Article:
When’s the last time anyone thought about Afghanistan? Been a while hasn’t it? Less than a year ago it was the biggest story around, and now, nothing. All of that earlier conversation revolved around the ramifications of our impending exit and what it meant to our national interests and national security. We left in a hurry and horribly. Both Democrats and Republicans told us for 20 years how vital our occupation of Afghanistan was to the deterrence of further 9/11-type attacks. Have we experienced anything since we left? No, and while that doesn’t mean it couldn’t happen, it’s just a hypothetical. Politicians like to use those to scare you. If they don’t have the data or their argument isn’t persuasive, just throw out some hypotheticals to bolster support. One could say our occupation prevented further attacks, but there may or may not have been further attacks. We only know what did happen, not what may have happened.
  There were 2,448 American servicemen that died in Afghanistan and 3,846 civilian contractors. There were also 20,752 American casualties that survived an array of injuries and lost limbs. In addition to the human capital, the numerical cost so far is estimated at 2.26 trillion. Added to that cost is another 500 billion in expenditures expected to be spent on the care of the still-living casualties. That estimate may be low as it was calculated prior to the recent rise in interest rates.
  And what about those poor Afghan people that we tried to westernize and then subsequently left to a supposedly “reformed” Taliban Government? We told them that in exchange for their support and help we would protect them and keep them from harm. Many did despite the risk to themselves and their families. Do we know or even care how they’re doing? Has the media stopped reporting on them due to the lack of information or has the collective consciousness of the American people moved on? What little information we do get indicates that the population is facing an extreme danger of starvation. They are also suffering under a revengeful “reformed” Government that is actively seeking all who co-operated with us. We wasted a lot of blood and treasure and for what? It’s as though we were never there, and the surviving population is probably wishing we hadn’t been.
  Thankfully our political class is resilient and unaffected by past lessons, so we almost immediately became embroiled in the Russia/Ukraine situation. Using that same “hypothetical” logic that with minor exceptions has always proven to be detrimental, both Democrats and Republicans wholeheartedly supported our interference in a conflict that involves neither a neighbor, ally, or significant trade partner. Russia and Ukraine are actual neighbors and have a centuries-long history of disputes and wars. 5 million Ukrainians speak Russian and until recently were in the same country, but that’s no deterrence to our involvement. As of yet, we don’t have troops on the ground, but we are sending them military and financial aid. I like the Ukrainians and wish them all the best, but this is looking like a protracted war (our favorite kind) and we will be spending much much more. We’re at the point now that if we stop aiding them, we will be vilified as responsible for all the death and destruction that ensues. If you believe the current administration that this conflict is solely responsible for the spike in the cost of gas and groceries,(wink, wink) then that’s another bad reason to be involved.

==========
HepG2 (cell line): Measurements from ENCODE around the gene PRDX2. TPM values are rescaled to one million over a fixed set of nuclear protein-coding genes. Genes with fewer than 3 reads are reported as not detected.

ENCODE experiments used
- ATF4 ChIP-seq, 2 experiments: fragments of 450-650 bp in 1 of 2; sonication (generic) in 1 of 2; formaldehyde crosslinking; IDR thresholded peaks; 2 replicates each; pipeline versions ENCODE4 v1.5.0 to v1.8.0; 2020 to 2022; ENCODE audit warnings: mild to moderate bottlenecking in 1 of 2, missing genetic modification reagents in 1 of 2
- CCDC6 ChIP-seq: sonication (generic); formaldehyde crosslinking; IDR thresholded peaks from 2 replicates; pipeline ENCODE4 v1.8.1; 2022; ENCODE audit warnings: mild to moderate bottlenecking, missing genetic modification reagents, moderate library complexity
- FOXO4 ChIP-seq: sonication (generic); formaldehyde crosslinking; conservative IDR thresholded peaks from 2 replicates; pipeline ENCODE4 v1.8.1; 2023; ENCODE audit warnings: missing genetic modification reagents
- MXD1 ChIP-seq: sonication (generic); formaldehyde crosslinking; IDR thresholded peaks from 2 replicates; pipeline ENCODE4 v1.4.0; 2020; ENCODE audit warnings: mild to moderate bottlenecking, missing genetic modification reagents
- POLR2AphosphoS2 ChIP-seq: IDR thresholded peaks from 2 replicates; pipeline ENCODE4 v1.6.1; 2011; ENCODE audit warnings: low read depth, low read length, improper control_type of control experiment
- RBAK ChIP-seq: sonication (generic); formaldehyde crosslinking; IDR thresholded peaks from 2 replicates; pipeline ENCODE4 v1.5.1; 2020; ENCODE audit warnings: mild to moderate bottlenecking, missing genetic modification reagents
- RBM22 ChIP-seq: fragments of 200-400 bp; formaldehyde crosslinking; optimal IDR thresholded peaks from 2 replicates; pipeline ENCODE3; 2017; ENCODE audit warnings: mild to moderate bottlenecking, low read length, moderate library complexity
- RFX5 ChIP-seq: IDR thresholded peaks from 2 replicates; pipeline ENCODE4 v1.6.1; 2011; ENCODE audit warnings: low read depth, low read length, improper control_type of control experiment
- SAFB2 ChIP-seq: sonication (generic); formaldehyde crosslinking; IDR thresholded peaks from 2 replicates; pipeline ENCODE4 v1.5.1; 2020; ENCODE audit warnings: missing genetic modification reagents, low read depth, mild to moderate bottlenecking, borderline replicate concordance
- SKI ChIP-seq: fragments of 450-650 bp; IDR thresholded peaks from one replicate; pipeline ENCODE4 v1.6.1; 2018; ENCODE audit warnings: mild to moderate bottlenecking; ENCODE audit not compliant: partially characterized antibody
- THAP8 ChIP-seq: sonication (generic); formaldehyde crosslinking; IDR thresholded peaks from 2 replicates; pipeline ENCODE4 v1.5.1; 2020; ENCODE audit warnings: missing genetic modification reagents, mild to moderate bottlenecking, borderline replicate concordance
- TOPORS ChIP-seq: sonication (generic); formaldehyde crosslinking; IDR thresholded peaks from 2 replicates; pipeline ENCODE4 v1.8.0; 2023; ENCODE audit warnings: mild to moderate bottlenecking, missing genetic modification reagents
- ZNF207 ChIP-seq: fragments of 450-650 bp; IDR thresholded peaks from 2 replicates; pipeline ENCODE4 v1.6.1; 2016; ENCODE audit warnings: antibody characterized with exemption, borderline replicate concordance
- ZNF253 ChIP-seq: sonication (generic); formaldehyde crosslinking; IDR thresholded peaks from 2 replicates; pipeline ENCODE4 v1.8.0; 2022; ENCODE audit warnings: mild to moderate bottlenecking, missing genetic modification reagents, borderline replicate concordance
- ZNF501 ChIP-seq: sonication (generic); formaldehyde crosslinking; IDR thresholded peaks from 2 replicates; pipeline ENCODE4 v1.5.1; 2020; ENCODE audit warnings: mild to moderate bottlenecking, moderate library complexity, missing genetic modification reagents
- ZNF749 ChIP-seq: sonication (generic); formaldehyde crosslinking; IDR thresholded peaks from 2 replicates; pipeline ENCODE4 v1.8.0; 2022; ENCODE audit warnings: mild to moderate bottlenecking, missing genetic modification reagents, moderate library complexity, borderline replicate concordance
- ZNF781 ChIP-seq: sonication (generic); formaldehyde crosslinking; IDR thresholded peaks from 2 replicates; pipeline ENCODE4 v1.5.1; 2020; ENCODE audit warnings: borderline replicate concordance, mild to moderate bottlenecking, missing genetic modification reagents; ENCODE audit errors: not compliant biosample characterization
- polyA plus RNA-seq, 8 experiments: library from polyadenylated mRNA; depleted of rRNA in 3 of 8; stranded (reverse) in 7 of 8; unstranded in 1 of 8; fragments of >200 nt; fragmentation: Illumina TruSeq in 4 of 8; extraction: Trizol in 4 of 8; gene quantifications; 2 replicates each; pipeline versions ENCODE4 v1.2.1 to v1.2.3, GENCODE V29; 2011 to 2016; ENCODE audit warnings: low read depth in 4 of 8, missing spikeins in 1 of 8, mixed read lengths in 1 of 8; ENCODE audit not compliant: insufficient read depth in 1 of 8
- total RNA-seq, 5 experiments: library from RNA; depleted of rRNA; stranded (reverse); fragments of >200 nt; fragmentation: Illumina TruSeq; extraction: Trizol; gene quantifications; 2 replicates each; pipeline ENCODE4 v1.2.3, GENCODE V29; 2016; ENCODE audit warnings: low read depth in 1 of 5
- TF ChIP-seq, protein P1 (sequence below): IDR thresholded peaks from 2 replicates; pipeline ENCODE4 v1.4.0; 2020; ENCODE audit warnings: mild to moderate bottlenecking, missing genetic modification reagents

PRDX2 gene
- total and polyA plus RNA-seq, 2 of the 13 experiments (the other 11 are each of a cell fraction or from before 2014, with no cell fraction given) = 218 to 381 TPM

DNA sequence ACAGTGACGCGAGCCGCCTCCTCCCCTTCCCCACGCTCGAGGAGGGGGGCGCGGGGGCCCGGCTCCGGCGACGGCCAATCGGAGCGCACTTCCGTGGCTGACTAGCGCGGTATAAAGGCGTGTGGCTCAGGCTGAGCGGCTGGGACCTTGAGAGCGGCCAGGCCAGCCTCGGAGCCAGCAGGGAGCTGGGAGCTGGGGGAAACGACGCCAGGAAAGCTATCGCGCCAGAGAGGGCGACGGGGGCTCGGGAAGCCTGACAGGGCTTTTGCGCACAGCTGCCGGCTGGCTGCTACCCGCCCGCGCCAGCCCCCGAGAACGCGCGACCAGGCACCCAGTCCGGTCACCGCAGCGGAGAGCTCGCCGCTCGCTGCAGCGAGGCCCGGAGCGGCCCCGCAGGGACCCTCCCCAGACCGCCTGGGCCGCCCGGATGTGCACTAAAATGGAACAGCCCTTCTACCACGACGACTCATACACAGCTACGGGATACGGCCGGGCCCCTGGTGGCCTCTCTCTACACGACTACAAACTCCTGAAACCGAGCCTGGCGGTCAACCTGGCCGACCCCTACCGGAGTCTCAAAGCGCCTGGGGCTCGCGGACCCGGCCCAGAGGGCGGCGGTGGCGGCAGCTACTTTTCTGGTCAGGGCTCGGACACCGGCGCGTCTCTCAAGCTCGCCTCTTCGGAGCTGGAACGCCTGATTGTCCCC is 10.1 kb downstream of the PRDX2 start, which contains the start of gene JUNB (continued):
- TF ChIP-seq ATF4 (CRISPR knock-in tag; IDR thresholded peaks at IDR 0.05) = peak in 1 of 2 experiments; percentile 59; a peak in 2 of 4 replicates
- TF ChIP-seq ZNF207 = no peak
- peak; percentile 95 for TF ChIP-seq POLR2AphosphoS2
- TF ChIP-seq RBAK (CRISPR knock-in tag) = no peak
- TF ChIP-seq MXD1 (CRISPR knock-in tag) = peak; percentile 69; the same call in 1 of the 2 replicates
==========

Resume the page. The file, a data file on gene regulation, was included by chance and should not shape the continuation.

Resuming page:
If I was a cynical person, I might think that we’re incapable as a culture of learning from past mistakes. Another alternative is that we elect a lot of really stupid people, which would make us stupid. Although both concepts are probably partially right, I’ll go with the thought that we have a national compulsion to get involved in other people’s business, regardless of cost or necessity to the welfare of the American public.

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